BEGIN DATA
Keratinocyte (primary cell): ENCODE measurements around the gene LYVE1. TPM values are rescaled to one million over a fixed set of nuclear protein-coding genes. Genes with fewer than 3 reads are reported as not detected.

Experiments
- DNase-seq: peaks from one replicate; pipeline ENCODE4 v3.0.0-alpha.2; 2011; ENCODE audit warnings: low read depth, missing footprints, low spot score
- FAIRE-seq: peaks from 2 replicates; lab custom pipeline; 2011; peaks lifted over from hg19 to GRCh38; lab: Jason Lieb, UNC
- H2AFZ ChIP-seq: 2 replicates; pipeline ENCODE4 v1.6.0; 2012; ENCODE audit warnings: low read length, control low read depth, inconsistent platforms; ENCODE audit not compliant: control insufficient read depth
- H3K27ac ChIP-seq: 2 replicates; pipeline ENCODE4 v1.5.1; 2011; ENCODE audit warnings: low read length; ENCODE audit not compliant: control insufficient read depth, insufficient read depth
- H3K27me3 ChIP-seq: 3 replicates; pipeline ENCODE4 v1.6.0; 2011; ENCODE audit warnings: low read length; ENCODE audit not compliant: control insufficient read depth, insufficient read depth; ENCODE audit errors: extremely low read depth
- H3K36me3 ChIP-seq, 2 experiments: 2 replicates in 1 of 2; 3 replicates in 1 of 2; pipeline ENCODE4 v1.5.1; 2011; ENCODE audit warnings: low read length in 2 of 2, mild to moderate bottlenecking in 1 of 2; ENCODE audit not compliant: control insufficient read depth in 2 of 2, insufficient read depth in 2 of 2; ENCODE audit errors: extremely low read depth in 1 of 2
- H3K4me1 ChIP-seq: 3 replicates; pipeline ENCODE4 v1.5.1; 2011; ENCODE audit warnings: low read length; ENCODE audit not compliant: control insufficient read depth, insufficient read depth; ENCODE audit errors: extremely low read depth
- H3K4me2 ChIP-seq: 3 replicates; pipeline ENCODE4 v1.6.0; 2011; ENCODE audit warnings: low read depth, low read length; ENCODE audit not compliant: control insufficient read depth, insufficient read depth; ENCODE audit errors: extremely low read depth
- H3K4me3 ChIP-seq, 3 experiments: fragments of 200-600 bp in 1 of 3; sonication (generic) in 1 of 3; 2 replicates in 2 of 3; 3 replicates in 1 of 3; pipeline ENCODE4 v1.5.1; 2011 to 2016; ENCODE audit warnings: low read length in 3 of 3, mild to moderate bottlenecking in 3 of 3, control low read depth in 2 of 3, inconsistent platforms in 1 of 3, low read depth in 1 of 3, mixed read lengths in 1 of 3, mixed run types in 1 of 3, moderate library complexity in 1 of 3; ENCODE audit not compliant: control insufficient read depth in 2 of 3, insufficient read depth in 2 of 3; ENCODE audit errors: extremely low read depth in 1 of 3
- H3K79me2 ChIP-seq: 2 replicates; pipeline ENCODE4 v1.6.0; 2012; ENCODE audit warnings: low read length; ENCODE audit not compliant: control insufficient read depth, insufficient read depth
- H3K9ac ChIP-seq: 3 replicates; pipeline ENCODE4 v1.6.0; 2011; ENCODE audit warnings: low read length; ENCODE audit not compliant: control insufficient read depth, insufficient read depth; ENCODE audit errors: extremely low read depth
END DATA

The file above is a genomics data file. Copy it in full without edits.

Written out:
Keratinocyte (primary cell): ENCODE measurements around the gene LYVE1. TPM values are rescaled to one million over a fixed set of nuclear protein-coding genes. Genes with fewer than 3 reads are reported as not detected.

Experiments
- DNase-seq: peaks from one replicate; pipeline ENCODE4 v3.0.0-alpha.2; 2011; ENCODE audit warnings: low read depth, missing footprints, low spot score
- FAIRE-seq: peaks from 2 replicates; lab custom pipeline; 2011; peaks lifted over from hg19 to GRCh38; lab: Jason Lieb, UNC
- H2AFZ ChIP-seq: 2 replicates; pipeline ENCODE4 v1.6.0; 2012; ENCODE audit warnings: low read length, control low read depth, inconsistent platforms; ENCODE audit not compliant: control insufficient read depth
- H3K27ac ChIP-seq: 2 replicates; pipeline ENCODE4 v1.5.1; 2011; ENCODE audit warnings: low read length; ENCODE audit not compliant: control insufficient read depth, insufficient read depth
- H3K27me3 ChIP-seq: 3 replicates; pipeline ENCODE4 v1.6.0; 2011; ENCODE audit warnings: low read length; ENCODE audit not compliant: control insufficient read depth, insufficient read depth; ENCODE audit errors: extremely low read depth
- H3K36me3 ChIP-seq, 2 experiments: 2 replicates in 1 of 2; 3 replicates in 1 of 2; pipeline ENCODE4 v1.5.1; 2011; ENCODE audit warnings: low read length in 2 of 2, mild to moderate bottlenecking in 1 of 2; ENCODE audit not compliant: control insufficient read depth in 2 of 2, insufficient read depth in 2 of 2; ENCODE audit errors: extremely low read depth in 1 of 2
- H3K4me1 ChIP-seq: 3 replicates; pipeline ENCODE4 v1.5.1; 2011; ENCODE audit warnings: low read length; ENCODE audit not compliant: control insufficient read depth, insufficient read depth; ENCODE audit errors: extremely low read depth
- H3K4me2 ChIP-seq: 3 replicates; pipeline ENCODE4 v1.6.0; 2011; ENCODE audit warnings: low read depth, low read length; ENCODE audit not compliant: control insufficient read depth, insufficient read depth; ENCODE audit errors: extremely low read depth
- H3K4me3 ChIP-seq, 3 experiments: fragments of 200-600 bp in 1 of 3; sonication (generic) in 1 of 3; 2 replicates in 2 of 3; 3 replicates in 1 of 3; pipeline ENCODE4 v1.5.1; 2011 to 2016; ENCODE audit warnings: low read length in 3 of 3, mild to moderate bottlenecking in 3 of 3, control low read depth in 2 of 3, inconsistent platforms in 1 of 3, low read depth in 1 of 3, mixed read lengths in 1 of 3, mixed run types in 1 of 3, moderate library complexity in 1 of 3; ENCODE audit not compliant: control insufficient read depth in 2 of 3, insufficient read depth in 2 of 3; ENCODE audit errors: extremely low read depth in 1 of 3
- H3K79me2 ChIP-seq: 2 replicates; pipeline ENCODE4 v1.6.0; 2012; ENCODE audit warnings: low read length; ENCODE audit not compliant: control insufficient read depth, insufficient read depth
- H3K9ac ChIP-seq: 3 replicates; pipeline ENCODE4 v1.6.0; 2011; ENCODE audit warnings: low read length; ENCODE audit not compliant: control insufficient read depth, insufficient read depth; ENCODE audit errors: extremely low read depth